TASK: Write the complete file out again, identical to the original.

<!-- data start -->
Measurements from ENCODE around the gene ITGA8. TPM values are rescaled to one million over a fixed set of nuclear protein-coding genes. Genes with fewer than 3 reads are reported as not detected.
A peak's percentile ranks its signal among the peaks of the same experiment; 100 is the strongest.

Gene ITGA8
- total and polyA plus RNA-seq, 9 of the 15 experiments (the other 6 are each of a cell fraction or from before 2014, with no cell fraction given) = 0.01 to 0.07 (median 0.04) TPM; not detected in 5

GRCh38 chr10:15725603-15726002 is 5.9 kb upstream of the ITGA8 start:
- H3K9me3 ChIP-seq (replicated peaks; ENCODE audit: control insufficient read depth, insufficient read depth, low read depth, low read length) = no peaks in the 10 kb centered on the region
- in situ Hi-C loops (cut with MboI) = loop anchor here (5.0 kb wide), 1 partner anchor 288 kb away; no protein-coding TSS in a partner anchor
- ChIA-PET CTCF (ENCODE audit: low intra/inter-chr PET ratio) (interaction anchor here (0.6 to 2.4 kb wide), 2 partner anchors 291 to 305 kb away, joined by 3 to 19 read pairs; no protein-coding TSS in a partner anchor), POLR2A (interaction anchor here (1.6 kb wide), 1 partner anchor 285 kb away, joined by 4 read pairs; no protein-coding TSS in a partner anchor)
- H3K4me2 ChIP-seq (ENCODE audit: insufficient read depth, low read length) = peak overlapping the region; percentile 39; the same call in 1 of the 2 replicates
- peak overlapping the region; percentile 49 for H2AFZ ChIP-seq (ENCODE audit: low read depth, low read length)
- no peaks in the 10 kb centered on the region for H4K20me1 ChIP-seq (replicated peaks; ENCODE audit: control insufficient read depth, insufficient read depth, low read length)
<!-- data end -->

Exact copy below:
Measurements from ENCODE around the gene ITGA8. TPM values are rescaled to one million over a fixed set of nuclear protein-coding genes. Genes with fewer than 3 reads are reported as not detected.
A peak's percentile ranks its signal among the peaks of the same experiment; 100 is the strongest.

Gene ITGA8
- total and polyA plus RNA-seq, 9 of the 15 experiments (the other 6 are each of a cell fraction or from before 2014, with no cell fraction given) = 0.01 to 0.07 (median 0.04) TPM; not detected in 5

GRCh38 chr10:15725603-15726002 is 5.9 kb upstream of the ITGA8 start:
- H3K9me3 ChIP-seq (replicated peaks; ENCODE audit: control insufficient read depth, insufficient read depth, low read depth, low read length) = no peaks in the 10 kb centered on the region
- in situ Hi-C loops (cut with MboI) = loop anchor here (5.0 kb wide), 1 partner anchor 288 kb away; no protein-coding TSS in a partner anchor
- ChIA-PET CTCF (ENCODE audit: low intra/inter-chr PET ratio) (interaction anchor here (0.6 to 2.4 kb wide), 2 partner anchors 291 to 305 kb away, joined by 3 to 19 read pairs; no protein-coding TSS in a partner anchor), POLR2A (interaction anchor here (1.6 kb wide), 1 partner anchor 285 kb away, joined by 4 read pairs; no protein-coding TSS in a partner anchor)
- H3K4me2 ChIP-seq (ENCODE audit: insufficient read depth, low read length) = peak overlapping the region; percentile 39; the same call in 1 of the 2 replicates
- peak overlapping the region; percentile 49 for H2AFZ ChIP-seq (ENCODE audit: low read depth, low read length)
- no peaks in the 10 kb centered on the region for H4K20me1 ChIP-seq (replicated peaks; ENCODE audit: control insufficient read depth, insufficient read depth, low read length)